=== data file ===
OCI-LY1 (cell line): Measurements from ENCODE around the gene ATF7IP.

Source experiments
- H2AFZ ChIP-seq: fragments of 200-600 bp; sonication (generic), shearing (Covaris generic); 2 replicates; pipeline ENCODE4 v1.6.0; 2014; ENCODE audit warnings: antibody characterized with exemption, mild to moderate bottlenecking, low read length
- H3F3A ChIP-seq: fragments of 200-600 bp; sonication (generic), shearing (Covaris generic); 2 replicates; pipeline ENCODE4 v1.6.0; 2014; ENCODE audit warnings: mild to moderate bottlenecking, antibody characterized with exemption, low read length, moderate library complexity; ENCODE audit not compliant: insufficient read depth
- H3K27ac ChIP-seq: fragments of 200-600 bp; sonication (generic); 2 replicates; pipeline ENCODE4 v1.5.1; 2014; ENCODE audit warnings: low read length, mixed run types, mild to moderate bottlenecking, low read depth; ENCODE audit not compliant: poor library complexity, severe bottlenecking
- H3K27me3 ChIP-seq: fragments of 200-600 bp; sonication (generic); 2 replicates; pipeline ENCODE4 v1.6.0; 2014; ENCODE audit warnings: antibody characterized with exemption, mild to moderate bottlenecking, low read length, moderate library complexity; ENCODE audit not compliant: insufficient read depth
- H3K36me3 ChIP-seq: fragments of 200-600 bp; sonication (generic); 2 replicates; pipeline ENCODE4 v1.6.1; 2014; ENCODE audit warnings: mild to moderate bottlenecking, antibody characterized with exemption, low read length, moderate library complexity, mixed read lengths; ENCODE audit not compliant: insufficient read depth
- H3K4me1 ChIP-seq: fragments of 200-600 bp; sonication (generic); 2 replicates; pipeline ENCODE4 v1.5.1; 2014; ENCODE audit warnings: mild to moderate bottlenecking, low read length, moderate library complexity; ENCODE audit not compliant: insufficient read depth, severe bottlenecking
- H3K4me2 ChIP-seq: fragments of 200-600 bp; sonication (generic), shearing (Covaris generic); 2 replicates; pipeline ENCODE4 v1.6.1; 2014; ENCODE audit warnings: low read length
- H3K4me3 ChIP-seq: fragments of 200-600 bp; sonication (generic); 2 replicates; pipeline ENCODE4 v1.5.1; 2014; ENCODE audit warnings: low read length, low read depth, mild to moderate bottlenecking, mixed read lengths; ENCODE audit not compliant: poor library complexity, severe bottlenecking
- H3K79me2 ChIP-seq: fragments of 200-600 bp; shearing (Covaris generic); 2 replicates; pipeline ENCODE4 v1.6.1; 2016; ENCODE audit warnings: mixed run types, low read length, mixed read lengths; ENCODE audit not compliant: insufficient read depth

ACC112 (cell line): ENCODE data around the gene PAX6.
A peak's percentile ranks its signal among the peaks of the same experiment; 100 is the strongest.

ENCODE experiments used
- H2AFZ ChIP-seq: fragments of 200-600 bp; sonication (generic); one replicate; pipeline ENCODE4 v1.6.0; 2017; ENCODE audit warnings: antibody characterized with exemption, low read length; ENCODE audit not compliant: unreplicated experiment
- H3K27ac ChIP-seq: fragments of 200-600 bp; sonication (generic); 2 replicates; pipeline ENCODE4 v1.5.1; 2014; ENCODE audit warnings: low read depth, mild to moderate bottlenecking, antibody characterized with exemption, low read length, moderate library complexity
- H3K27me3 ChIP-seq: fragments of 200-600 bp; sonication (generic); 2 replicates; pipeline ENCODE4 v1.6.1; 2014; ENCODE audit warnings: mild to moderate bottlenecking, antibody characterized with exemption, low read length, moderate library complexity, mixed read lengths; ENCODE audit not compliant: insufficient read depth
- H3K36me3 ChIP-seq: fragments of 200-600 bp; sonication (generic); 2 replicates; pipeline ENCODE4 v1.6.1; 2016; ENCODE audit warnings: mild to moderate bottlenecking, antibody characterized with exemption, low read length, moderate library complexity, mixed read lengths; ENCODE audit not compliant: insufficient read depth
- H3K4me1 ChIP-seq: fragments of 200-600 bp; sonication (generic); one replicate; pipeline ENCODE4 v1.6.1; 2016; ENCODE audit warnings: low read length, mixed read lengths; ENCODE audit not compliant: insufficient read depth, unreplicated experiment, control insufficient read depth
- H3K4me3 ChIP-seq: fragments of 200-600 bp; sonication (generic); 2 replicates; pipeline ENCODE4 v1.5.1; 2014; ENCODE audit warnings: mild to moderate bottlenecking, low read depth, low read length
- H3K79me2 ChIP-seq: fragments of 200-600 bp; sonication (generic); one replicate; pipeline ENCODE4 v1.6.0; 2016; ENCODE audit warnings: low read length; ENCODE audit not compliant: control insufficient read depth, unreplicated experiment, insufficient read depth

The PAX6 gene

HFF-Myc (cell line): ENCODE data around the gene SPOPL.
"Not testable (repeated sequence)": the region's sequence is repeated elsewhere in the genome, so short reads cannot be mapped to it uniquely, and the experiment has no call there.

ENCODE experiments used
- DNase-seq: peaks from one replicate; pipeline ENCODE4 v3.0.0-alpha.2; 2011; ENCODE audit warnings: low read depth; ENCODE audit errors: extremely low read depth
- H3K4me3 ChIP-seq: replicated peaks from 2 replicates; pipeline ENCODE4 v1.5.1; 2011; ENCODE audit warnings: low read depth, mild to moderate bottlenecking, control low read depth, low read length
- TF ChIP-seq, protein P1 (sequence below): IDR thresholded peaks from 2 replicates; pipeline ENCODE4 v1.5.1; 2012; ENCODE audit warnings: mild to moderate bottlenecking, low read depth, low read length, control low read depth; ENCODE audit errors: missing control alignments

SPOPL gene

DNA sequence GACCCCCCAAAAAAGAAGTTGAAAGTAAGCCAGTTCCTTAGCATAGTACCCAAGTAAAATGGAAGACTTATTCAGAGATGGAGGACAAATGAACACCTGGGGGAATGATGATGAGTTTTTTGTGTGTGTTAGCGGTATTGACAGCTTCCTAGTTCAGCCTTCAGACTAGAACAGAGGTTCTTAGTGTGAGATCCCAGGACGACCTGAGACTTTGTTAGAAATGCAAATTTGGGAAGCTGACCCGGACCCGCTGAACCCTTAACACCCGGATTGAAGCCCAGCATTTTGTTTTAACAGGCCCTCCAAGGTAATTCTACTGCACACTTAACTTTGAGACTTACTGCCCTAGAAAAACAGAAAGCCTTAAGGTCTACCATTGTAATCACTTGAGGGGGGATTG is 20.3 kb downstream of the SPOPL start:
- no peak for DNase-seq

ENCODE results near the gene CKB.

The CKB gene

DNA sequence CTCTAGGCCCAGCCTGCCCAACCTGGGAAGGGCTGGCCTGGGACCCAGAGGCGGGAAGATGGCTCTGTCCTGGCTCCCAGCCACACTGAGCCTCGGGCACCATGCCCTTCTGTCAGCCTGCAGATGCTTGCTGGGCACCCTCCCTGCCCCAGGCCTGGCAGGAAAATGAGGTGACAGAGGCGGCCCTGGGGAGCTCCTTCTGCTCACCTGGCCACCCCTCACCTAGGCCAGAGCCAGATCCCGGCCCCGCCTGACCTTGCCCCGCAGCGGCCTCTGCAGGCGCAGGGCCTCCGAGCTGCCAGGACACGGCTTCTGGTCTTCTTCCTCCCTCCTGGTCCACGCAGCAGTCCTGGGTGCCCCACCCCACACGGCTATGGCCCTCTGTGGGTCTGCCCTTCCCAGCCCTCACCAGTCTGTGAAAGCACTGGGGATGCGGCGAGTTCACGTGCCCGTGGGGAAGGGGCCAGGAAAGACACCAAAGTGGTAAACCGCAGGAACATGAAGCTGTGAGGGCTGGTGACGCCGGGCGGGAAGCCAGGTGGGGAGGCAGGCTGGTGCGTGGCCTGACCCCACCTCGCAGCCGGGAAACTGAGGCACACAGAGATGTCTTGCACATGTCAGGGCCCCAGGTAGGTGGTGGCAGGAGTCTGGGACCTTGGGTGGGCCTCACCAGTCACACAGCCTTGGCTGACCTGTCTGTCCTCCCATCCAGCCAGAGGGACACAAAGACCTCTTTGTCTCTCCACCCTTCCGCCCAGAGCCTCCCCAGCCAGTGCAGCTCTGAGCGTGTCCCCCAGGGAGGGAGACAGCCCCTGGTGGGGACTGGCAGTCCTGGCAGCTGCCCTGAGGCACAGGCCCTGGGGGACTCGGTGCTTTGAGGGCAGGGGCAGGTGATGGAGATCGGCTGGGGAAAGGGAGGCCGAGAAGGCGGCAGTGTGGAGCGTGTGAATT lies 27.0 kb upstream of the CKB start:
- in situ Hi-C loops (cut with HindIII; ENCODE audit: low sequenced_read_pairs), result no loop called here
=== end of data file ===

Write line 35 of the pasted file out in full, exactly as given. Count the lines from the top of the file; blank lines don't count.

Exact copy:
- in situ Hi-C loops (cut with HindIII; ENCODE audit: low sequenced_read_pairs), result no loop called here